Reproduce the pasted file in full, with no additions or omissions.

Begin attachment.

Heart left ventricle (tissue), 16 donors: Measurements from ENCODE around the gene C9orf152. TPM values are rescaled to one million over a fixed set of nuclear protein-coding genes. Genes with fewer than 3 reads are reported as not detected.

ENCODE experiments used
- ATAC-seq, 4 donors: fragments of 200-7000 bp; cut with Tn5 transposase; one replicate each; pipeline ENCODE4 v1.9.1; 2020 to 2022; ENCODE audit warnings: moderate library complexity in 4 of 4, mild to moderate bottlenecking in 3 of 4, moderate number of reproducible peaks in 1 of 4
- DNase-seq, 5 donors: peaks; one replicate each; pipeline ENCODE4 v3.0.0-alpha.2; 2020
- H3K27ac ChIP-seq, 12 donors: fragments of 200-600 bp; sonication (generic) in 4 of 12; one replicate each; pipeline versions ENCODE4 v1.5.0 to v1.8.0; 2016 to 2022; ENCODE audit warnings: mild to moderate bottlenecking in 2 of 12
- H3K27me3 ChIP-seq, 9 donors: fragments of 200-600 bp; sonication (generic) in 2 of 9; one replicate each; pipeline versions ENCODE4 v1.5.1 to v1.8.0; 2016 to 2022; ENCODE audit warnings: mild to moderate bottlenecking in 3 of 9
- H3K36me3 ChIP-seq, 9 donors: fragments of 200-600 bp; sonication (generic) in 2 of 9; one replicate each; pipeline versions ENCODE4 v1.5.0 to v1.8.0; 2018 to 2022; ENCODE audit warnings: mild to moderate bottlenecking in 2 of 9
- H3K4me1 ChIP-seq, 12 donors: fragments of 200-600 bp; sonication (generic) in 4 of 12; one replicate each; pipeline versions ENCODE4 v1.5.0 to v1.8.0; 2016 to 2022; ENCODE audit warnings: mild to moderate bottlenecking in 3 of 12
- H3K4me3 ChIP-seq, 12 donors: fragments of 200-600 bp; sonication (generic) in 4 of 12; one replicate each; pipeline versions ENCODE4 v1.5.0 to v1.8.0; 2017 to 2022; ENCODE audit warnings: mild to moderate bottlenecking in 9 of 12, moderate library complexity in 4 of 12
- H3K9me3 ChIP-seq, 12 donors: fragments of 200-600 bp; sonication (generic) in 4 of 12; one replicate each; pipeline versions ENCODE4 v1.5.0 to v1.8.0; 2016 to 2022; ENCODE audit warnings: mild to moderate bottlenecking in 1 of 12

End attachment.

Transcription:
Heart left ventricle (tissue), 16 donors: Measurements from ENCODE around the gene C9orf152. TPM values are rescaled to one million over a fixed set of nuclear protein-coding genes. Genes with fewer than 3 reads are reported as not detected.

ENCODE experiments used
- ATAC-seq, 4 donors: fragments of 200-7000 bp; cut with Tn5 transposase; one replicate each; pipeline ENCODE4 v1.9.1; 2020 to 2022; ENCODE audit warnings: moderate library complexity in 4 of 4, mild to moderate bottlenecking in 3 of 4, moderate number of reproducible peaks in 1 of 4
- DNase-seq, 5 donors: peaks; one replicate each; pipeline ENCODE4 v3.0.0-alpha.2; 2020
- H3K27ac ChIP-seq, 12 donors: fragments of 200-600 bp; sonication (generic) in 4 of 12; one replicate each; pipeline versions ENCODE4 v1.5.0 to v1.8.0; 2016 to 2022; ENCODE audit warnings: mild to moderate bottlenecking in 2 of 12
- H3K27me3 ChIP-seq, 9 donors: fragments of 200-600 bp; sonication (generic) in 2 of 9; one replicate each; pipeline versions ENCODE4 v1.5.1 to v1.8.0; 2016 to 2022; ENCODE audit warnings: mild to moderate bottlenecking in 3 of 9
- H3K36me3 ChIP-seq, 9 donors: fragments of 200-600 bp; sonication (generic) in 2 of 9; one replicate each; pipeline versions ENCODE4 v1.5.0 to v1.8.0; 2018 to 2022; ENCODE audit warnings: mild to moderate bottlenecking in 2 of 9
- H3K4me1 ChIP-seq, 12 donors: fragments of 200-600 bp; sonication (generic) in 4 of 12; one replicate each; pipeline versions ENCODE4 v1.5.0 to v1.8.0; 2016 to 2022; ENCODE audit warnings: mild to moderate bottlenecking in 3 of 12
- H3K4me3 ChIP-seq, 12 donors: fragments of 200-600 bp; sonication (generic) in 4 of 12; one replicate each; pipeline versions ENCODE4 v1.5.0 to v1.8.0; 2017 to 2022; ENCODE audit warnings: mild to moderate bottlenecking in 9 of 12, moderate library complexity in 4 of 12
- H3K9me3 ChIP-seq, 12 donors: fragments of 200-600 bp; sonication (generic) in 4 of 12; one replicate each; pipeline versions ENCODE4 v1.5.0 to v1.8.0; 2016 to 2022; ENCODE audit warnings: mild to moderate bottlenecking in 1 of 12